3. 3. However, in India, the contribution of individuals, as consumers or workers, creates a paradox.Individuals accounted for only 42% of the regional digital universe in 2012 (lowest compared withother regions), and enterprises created 58% (see Figure 2). Nevertheless, in India, enterprises hadresponsibility or liability for 84%, compared with 77% in the United States. As a byte travels from oneconsumer camera phone to another, at some point in its life, it passes through an enterprise-ownednetwork that must keep it secure and protect the privacy of the sender and the receiver. The same istrue for almost all bytes in the digital universe.This responsibility for information security and privacy protection, part of that 84% mentionedpreviously, for so much of the digital universe is one of the key challenges for the CIOs, datascientists and architects, governments, and enterprises driving the development of the digitaluniverse.IDC analysis of the information in Indias portion of the digital universe by category of informationindicates that 61% of the data might need security at some level (see Figure 3). India has the highestfraction of information that warrants protection compared with more developed countries/regions suchas the United States and Western Europe, where 25% and 46%, respectively, of total informationneeds protection. However, only 44% of all data that needs protection in India is protected, whichmakes data in India most vulnerable to security threats compared with data in other regions trackedin IDCs Digital Universe Study. It is no coincidence that India also spends the least in terms ofmanaging data — $0.87 per GB compared with $1.31 per GB in China, $1.77 per GB in the UnitedStates, and $2.49 per GB in Western Europe.©2013 IDC 3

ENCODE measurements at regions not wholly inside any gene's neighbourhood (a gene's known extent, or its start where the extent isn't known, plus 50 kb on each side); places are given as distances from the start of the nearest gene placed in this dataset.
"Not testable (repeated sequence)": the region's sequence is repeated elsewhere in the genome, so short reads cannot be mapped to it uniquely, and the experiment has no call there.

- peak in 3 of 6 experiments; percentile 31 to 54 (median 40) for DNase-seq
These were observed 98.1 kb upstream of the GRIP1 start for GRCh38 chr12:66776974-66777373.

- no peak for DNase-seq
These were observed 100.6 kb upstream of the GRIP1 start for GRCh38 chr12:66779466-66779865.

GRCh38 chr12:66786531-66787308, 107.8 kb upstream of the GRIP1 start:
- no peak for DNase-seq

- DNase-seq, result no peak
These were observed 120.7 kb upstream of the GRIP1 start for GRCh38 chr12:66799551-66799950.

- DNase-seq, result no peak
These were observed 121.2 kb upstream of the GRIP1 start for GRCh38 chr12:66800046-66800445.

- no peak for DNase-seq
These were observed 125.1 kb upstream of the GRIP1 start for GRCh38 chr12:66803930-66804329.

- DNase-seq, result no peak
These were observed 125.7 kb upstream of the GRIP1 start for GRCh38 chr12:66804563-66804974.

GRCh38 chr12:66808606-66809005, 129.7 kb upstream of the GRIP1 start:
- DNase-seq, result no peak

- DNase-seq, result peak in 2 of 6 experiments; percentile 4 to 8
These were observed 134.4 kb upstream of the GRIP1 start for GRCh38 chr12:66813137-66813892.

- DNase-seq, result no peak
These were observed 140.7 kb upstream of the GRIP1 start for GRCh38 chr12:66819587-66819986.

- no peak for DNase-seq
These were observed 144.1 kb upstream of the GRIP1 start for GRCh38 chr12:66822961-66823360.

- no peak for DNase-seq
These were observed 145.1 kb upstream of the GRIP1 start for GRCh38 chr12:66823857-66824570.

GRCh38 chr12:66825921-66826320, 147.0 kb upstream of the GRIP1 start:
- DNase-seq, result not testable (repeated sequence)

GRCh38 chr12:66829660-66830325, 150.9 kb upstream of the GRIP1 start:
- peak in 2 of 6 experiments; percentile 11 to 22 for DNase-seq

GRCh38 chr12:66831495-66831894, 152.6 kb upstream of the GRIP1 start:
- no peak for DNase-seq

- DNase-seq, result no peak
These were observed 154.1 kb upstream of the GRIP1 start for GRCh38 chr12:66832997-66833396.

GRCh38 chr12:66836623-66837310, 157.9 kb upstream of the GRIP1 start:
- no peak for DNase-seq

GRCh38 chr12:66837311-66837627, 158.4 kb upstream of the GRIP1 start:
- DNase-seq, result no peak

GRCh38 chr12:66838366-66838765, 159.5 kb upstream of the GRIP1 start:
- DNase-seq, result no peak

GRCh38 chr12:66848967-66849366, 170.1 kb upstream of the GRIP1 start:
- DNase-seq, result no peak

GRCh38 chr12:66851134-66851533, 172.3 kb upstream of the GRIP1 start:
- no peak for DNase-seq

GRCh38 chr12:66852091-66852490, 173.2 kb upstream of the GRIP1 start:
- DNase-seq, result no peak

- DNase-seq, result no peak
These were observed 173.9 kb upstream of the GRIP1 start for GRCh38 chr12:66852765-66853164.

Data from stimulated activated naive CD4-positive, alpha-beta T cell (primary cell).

4. 4. As the years pass, the challenge is clear: to increase information security and privacy protection fastenough and competently enough to keep up with the 23-fold growth of Indias digital universe.Opportunity for Big DataOne of the ironies of the digital universe is that as soon as information is created or captured andenters the digital cosmos, much of it is lost. If a lot of that information is not stored (refer back toFigure 1), even more is not tracked or analyzed. Of course, not all of the information would be ofvalue if it were tracked, but certainly some of it would be.IDC estimates that in 2012, 36% of the information in Indias digital universe would be valuable wereit tagged and analyzed. We also estimate that less than half a percent is analyzed. We expect thepercentage of information in the regions digital universe that would be useful if tagged and analyzedwill be even a little bigger (37%) by 2020 (see Figure 4).Thats nearly a 25-fold growth of useful information, which should be an inspiration for the adoption ofBig Data technologies and practices. 4 ©2013 IDC
  5. 5. Impact of Cloud ComputingAs Indias digital universe grows more than 100% every two years — compared with single-digityearly growth in the number of IT professionals — the complexity of managing, securing, storing, andextracting value from it increases considerably. Dealing with this complexity implies a new economyof scale revolving around specialties — an incentive for cloud computing.Although cloud computing is in its early days, it is already having an impact on the digital universe.IDC estimates that in 2012, 22% of Indias digital universe was in some way "touched" by the cloud —stored, transmitted, or processed. By 2020, that percentage could be as high as 42% (see Figure 5).©2013 IDC 5